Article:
June 10, 2007

Adventures in Optimization: Benchmarking

My first job at Apple in 1992 was benchmarking the quality of a dozen different handwriting recognition software libraries from different companies. We like to pretend that everything from health to cars to wars can be measured by a single number but real systems are multi-dimensional. Benchmarks are like standards: everyone likes to make their own. I approach software measurements with my old Stanford Physics lab training. I treat the software as tangible physical system, experiment to determine what I can measure reproducibly, look for mathematical relationships between variables, and attempt to construct a useful basis set of axes upon which to characterize their phase space. This did not make me any friend while benchmarking for Apple. Each company or internal group with a solution to sell had strong ideas about comparing systems to put their own solution in the best light. Furthermore, handwriting recognition was and is still an unsolved research problem. Comparing different research projects is quite different from comparing products of a mature technology. Ultimately, none of the choices proved adequate.

For Graphing Calculator, I use performance measurements to make programming choices when comparing high-level algorithms, low-level implementation details, different compilers, and compilation options. Holding the Command key while pressing the slider Play button will initiate a stopwatch to time the slider. When I'm focusing on a particular routine, this is useful to compare small code changes from one build to the next. In the Graphing Calculator menu, the Graphing Calculator > Benchmark command runs through thirty-two tests timing calculation and drawing. These help me compare how GC behaves on different hardware and how its behavior changes across versions years apart. The report looks like this:

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December 11, 2006

Google Videos

Peter Norvig's Google Research Picks for Videos of the Year. The Graphing Calculator Story Hour came in at #2!

December 01, 2006

Lessons from our Usability Study: Part I

The most educational part of the original Graphing Calculator 1.0 development process was sitting behind a two-way mirror for five days watching first-time users, students and teachers, trying to use our software. It was a humbling and enlightening experience. Anyone doing any aspect of software development: engineering, design, support, documentation, as well as user interface folks, should be subjected to the experience. Though the our study was done with version 1.0 way back in 1993 many of the lessons we learned were timeless.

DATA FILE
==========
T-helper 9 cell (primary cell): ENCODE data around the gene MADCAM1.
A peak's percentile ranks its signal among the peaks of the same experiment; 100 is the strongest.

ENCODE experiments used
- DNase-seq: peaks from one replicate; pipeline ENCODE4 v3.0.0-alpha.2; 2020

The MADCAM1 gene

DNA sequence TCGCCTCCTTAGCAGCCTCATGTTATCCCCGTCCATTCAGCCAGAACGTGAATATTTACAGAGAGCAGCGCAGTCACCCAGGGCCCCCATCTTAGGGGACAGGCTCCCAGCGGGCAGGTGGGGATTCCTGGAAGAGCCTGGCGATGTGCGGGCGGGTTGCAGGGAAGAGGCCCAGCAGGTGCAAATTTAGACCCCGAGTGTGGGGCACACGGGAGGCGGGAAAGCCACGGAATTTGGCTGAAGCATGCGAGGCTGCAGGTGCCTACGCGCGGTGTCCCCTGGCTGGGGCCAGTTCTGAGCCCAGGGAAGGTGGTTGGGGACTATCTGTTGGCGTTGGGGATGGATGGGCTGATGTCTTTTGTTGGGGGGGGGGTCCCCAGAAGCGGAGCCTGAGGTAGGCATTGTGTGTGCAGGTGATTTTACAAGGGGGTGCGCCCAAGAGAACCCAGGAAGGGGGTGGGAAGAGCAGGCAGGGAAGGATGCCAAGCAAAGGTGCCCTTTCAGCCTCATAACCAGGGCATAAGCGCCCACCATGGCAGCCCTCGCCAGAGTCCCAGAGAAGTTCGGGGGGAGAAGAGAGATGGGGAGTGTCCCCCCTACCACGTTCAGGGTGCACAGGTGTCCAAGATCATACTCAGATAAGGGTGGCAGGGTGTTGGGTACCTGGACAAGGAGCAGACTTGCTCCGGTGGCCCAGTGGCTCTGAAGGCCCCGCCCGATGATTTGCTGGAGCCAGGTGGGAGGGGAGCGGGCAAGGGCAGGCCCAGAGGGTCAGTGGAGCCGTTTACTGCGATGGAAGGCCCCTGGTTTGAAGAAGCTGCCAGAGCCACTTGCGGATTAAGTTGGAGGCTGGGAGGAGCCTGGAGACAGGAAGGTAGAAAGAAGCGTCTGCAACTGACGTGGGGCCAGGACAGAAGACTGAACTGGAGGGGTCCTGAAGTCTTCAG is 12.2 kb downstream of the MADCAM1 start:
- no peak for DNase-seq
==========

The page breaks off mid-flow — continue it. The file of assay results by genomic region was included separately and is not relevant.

Two recent blog posts bring one particular lesson to mind. Coding Horror warns This Is What Happens When You Let Developers Create UI and Arno Gourdol discusses The Design of the Mac OS X Shutdown Feature:

It is the job of the software designer to make choices on behalf of the user. That's what designing is all about.

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October 11, 2006

Cooperative Multitasking

I've been deep in the bit mines all week, wired on Mountain Dew, reviewing the 35,000 lines of code which implement the actual graphing classes of Graphing Calculator, making the Compute method of each different graphing algorithm thread-safe and able to run preemptively. It's been fun to revisit a decade worth of code evolution and simplify it with the benefit of hindsight. Much of the complication was due to the necessity of preserving state across multiple calls to the Compute method of each class so that it could be time-sliced to keep the UI responsive in a single-threaded environment.

As I sat down to describe this, I remembered that I had already wrote what I wanted to say four years ago to a colleague who asked: I've always wanted to know how to do threading. Under OS X that will become more and more valuable as multi-processor machines become increasingly common. Where is there a good discussion of using threads?

At 3:05 PM -0800 10/25/02, Ron Avitzur wrote:

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September 14, 2006


On the occasion of the 50th anniversary of the hard disk drive I've been pondering the evolution of the hardware Graphing Calculator grew up on.

The original hard disk drive (IBM 305 RAMAC) in 1956 stored only 5MB of data on fifty 24-inch disks and weighed over 250 kg (over 550 pounds). About the size of two large refrigerators and as tall as a man, you could lease the whole unit for about $250,000/year in today's dollars - John Cole

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August 08, 2006

Breaking into Apple

Larry Osterman comments on The Graphing Calculator Story

It's an "interesting" story, and I have to say that I was aghast when I read it.  And my jaw dropped even further when I read the Digg comments about it....

For some reason, the people reading the story actually thought it was COOL!

Now think about it.  These people were so dedicated to their product that they were willing to BREAK THE LAW to get it into Apple's OS....

Apple CANCELED their project. Apple made an executive decision to not produce the product.

And the developers decided to override it by BREAKING INTO APPLE.

There are a bazillion other ways they could have handled it: Building it on their own and trying to convince Apple to put it in the product, etc.  But no, they chose to STEAL from Apple.  And the policies of Apple were sufficiently lax that they let them get away with it.

The discussion going on the comments on Larry's blog is a fascinating consideration of the ethics of the situation. I find myself largely sympathetic to his reaction. He is not wrong.

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